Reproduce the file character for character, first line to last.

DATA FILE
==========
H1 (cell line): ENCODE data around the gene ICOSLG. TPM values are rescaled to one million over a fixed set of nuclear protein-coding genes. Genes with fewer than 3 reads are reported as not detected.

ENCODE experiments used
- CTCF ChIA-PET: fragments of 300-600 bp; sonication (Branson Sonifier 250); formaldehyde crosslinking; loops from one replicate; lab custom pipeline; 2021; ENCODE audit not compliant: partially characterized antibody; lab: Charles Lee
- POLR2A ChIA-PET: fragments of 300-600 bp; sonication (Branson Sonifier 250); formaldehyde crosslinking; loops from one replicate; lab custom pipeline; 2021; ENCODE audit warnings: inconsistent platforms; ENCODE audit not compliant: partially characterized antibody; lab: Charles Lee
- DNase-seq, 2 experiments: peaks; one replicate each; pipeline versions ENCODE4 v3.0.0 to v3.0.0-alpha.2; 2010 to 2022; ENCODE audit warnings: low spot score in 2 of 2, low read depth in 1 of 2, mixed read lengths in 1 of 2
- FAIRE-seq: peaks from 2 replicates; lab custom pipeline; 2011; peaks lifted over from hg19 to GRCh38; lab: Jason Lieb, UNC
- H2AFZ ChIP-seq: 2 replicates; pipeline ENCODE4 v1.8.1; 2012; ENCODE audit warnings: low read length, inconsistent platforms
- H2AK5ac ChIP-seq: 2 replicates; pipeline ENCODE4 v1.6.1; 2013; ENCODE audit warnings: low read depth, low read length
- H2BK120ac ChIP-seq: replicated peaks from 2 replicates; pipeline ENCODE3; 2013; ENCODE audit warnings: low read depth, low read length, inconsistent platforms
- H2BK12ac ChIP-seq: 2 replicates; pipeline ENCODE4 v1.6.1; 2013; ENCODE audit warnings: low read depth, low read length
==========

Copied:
H1 (cell line): ENCODE data around the gene ICOSLG. TPM values are rescaled to one million over a fixed set of nuclear protein-coding genes. Genes with fewer than 3 reads are reported as not detected.

ENCODE experiments used
- CTCF ChIA-PET: fragments of 300-600 bp; sonication (Branson Sonifier 250); formaldehyde crosslinking; loops from one replicate; lab custom pipeline; 2021; ENCODE audit not compliant: partially characterized antibody; lab: Charles Lee
- POLR2A ChIA-PET: fragments of 300-600 bp; sonication (Branson Sonifier 250); formaldehyde crosslinking; loops from one replicate; lab custom pipeline; 2021; ENCODE audit warnings: inconsistent platforms; ENCODE audit not compliant: partially characterized antibody; lab: Charles Lee
- DNase-seq, 2 experiments: peaks; one replicate each; pipeline versions ENCODE4 v3.0.0 to v3.0.0-alpha.2; 2010 to 2022; ENCODE audit warnings: low spot score in 2 of 2, low read depth in 1 of 2, mixed read lengths in 1 of 2
- FAIRE-seq: peaks from 2 replicates; lab custom pipeline; 2011; peaks lifted over from hg19 to GRCh38; lab: Jason Lieb, UNC
- H2AFZ ChIP-seq: 2 replicates; pipeline ENCODE4 v1.8.1; 2012; ENCODE audit warnings: low read length, inconsistent platforms
- H2AK5ac ChIP-seq: 2 replicates; pipeline ENCODE4 v1.6.1; 2013; ENCODE audit warnings: low read depth, low read length
- H2BK120ac ChIP-seq: replicated peaks from 2 replicates; pipeline ENCODE3; 2013; ENCODE audit warnings: low read depth, low read length, inconsistent platforms
- H2BK12ac ChIP-seq: 2 replicates; pipeline ENCODE4 v1.6.1; 2013; ENCODE audit warnings: low read depth, low read length